Vezina: We never had a real quarantine

People living in democracies do not respect or fear government enough to agree to true isolation.

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More than two years later, the number of COVID-19 cases is on the rise again, and many people are worried about “returning to self-isolation mode.”

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The reality is that Canada has never closed during a pandemic. At the same time, non-critical enterprises and services, both private and public, were closed.

Quarantine means that people cannot leave their home. What is happening in Shanghai in China is quarantine.

Pulling people outside and beating them because they complain that they are starving is isolation.

Here’s what the strategy actually entails and how serious it is.

In Canada, people were free to shop at grocery stores. During the quarantine, the military delivers emergency rations to people’s homes in fully self-contained breathing apparatus.

Lockdowns are usually reserved for highly contagious, deadly viruses—think diseases with a mortality rate of 10% or higher for anyone who catches them—because they have very serious consequences, including:

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1. Economic damage: the economy in the closed zone is practically frozen, the delivery of online goods is extremely difficult, transactions are almost non-existent. Lack of money needed to maintain quality of life can have long-term negative consequences.

2. Death by starvation: If the quarantine extends to an entire city or beyond a small, easily managed area, people who were not prepared and did not have an adequate supply of food will starve despite the best efforts of the government to feed them.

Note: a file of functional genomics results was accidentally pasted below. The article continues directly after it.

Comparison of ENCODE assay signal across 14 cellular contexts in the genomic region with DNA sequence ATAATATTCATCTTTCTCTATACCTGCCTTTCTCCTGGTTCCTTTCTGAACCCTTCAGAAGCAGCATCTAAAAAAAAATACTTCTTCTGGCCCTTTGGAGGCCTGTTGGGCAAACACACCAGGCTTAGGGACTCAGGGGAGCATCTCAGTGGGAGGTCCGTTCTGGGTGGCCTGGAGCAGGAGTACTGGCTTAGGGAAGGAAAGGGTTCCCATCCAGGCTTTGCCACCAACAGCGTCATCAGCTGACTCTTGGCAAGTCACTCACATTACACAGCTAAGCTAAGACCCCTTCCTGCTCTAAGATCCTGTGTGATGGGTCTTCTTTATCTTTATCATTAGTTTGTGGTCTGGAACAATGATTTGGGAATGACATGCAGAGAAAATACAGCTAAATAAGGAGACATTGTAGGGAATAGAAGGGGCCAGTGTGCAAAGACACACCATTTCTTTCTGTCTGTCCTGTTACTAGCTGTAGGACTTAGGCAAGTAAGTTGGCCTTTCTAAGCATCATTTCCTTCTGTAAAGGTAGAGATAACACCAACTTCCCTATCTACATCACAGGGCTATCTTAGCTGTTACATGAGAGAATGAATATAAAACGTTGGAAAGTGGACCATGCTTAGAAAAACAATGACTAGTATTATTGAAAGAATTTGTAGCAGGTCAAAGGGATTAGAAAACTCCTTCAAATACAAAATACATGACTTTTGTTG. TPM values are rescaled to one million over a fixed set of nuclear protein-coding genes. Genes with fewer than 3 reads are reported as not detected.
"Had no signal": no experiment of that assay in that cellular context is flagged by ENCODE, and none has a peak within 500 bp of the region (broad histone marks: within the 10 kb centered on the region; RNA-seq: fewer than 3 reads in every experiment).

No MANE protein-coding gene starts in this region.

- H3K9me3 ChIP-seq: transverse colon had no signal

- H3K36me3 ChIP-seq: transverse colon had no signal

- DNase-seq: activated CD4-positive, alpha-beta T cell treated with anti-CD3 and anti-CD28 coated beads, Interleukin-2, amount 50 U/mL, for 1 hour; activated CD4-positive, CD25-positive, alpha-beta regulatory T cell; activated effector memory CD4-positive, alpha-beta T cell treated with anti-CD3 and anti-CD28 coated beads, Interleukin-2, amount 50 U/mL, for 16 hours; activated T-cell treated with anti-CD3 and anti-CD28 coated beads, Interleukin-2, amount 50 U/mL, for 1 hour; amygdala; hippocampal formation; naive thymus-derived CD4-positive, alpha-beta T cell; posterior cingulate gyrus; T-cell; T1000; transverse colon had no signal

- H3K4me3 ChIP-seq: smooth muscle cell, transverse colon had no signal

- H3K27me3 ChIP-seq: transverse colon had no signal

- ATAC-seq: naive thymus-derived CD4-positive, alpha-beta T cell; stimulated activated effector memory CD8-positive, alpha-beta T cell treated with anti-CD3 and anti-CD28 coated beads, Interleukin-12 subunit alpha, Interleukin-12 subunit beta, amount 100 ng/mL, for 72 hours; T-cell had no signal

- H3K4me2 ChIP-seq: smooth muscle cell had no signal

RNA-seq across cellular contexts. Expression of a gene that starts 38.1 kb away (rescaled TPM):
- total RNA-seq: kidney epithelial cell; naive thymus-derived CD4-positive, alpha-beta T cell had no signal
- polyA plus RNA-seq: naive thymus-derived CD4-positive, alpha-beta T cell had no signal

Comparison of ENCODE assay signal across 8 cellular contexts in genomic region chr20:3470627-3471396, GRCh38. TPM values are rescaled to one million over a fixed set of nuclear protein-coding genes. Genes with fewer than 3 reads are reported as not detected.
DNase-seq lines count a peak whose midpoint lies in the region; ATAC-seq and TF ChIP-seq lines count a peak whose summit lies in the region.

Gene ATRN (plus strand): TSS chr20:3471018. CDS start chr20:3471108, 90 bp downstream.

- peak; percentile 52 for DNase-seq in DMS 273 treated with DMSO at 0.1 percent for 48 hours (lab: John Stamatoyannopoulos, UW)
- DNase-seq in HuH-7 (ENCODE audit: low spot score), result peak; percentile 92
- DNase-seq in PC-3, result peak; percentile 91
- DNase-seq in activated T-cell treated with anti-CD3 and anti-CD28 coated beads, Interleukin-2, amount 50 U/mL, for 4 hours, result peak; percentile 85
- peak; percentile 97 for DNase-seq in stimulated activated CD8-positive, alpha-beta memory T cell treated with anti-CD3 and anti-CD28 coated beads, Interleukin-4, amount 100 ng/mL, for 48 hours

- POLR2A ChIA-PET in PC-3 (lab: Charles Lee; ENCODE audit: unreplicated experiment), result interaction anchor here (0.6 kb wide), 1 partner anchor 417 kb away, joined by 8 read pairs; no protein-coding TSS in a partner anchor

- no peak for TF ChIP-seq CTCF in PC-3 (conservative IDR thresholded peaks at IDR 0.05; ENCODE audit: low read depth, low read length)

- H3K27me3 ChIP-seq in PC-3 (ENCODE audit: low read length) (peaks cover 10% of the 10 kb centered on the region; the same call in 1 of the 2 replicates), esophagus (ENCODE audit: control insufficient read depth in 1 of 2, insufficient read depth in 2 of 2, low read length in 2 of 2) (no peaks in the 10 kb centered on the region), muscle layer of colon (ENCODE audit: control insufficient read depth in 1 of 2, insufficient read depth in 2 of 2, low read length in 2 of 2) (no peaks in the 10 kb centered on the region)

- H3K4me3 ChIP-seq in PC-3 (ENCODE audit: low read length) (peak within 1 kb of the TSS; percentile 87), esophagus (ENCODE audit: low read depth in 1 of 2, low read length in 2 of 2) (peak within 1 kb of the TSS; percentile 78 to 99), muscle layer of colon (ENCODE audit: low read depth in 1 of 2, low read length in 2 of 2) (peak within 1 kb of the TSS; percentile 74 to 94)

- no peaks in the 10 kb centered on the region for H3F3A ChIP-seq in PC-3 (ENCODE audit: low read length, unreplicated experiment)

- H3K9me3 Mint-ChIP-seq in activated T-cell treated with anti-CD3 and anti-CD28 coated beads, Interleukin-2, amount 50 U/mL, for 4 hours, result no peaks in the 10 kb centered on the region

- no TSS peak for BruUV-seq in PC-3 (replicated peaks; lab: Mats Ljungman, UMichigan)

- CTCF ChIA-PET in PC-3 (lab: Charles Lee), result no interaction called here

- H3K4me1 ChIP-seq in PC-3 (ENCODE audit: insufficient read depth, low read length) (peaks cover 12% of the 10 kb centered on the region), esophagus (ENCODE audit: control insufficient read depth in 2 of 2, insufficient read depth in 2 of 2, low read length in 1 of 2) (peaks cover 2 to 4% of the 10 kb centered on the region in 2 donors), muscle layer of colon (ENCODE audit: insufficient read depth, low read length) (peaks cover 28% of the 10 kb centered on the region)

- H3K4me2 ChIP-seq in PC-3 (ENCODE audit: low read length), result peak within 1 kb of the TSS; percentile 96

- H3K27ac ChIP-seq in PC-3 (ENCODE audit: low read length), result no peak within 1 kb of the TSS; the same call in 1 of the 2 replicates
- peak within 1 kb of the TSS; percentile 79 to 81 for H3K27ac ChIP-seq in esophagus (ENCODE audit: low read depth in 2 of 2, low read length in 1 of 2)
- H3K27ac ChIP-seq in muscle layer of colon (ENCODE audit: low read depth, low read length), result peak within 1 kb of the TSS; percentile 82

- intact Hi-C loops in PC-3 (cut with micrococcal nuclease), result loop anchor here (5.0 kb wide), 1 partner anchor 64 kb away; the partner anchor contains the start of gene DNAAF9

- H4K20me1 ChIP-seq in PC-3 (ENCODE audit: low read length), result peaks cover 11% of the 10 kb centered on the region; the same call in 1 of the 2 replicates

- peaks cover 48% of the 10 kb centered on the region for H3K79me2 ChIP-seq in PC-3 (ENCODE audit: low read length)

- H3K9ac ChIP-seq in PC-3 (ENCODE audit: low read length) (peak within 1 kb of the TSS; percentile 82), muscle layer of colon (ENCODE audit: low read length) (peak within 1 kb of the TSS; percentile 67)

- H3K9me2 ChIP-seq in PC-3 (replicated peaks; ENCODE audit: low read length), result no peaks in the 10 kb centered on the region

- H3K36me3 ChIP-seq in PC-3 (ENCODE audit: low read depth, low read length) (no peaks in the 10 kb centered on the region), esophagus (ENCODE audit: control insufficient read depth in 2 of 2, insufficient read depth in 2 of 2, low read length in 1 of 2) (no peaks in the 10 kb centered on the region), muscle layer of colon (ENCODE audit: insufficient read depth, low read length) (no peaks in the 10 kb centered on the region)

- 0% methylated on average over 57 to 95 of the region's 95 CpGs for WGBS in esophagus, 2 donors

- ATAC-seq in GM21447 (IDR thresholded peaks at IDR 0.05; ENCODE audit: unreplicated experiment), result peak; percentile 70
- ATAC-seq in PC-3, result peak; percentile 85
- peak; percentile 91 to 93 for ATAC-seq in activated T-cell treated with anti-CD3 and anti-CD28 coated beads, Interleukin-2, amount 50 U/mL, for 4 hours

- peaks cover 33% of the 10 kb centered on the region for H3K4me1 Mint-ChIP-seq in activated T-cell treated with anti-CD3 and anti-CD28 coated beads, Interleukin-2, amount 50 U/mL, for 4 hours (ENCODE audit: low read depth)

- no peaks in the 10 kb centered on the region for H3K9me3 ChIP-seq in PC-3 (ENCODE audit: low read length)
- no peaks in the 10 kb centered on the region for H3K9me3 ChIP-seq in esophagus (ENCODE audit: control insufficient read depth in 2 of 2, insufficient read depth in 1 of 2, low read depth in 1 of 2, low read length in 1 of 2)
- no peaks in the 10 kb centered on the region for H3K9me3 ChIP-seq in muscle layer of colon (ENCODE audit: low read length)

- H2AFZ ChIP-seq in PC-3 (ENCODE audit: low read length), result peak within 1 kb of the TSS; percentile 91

3. Death due to lack of treatment for physical ailments: Everything from going to the hospital for medical care to obtaining the necessary prescription from the pharmacy stops because people cannot leave their homes. In the few cases where people are hospitalized, they must be transported in an isolated environment to protect the population from infection. Those who cannot be transported due to the limited capacity of the system die in line.

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4. Death due to untreated mental health problems: Lack of access to these resources can lead to suffering and, in some cases, suicide.

5. Death as a result of lockdown: This includes both accidental and deliberate use of force to maintain lockdown, as well as cases of suicide by security forces, which we commonly refer to as “cop deaths.”

6. Mortality associated with stopping the spread of the virus. Think of a disease with a 50% fatality rate that spreads as fast as Omicron. People who violate the quarantine rules are not able to ensure public safety. It is difficult to do this from a distance without harming them, that is, people can be shot – we see this in films about pandemics.

True lockdown is a very aggressive dictatorial strategy that requires strict enforcement of the law by the police and military.

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That is why in Canada and other democracies it is impossible to do without massive cultural shifts.

People living in democracies do not respect or fear government enough to agree to true isolation.

Of course, doing so now that vaccines and treatments are widely available would be insane.

COVID-19 is now at the endemic stage.

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Testing people to inform strategies to contain it has become ineffective because the data contains too many confounding variables. People are not tested for a variety of reasons, ranging from the absence of symptoms to the unavailability of definitive tests.

Wastewater testing is the best way to assess the spread of a virus when it is in its endemic stage.

This does not mean that people should not get tested if they have access to it and continue with basic public health measures.

Get vaccinated, wash your hands often, wear a mask, limit social contact.

Available information from public health authorities or your own doctor will accurately inform you of potential risks.

When we get the smallpox virus with no reasonable expectation of a vaccine or cure, then we can start talking about true isolation.

— Alex Vezina is the CEO of Prepared Canada Corp. and teaches disaster and emergency management at York University. He can be contacted at info@prepared.ca

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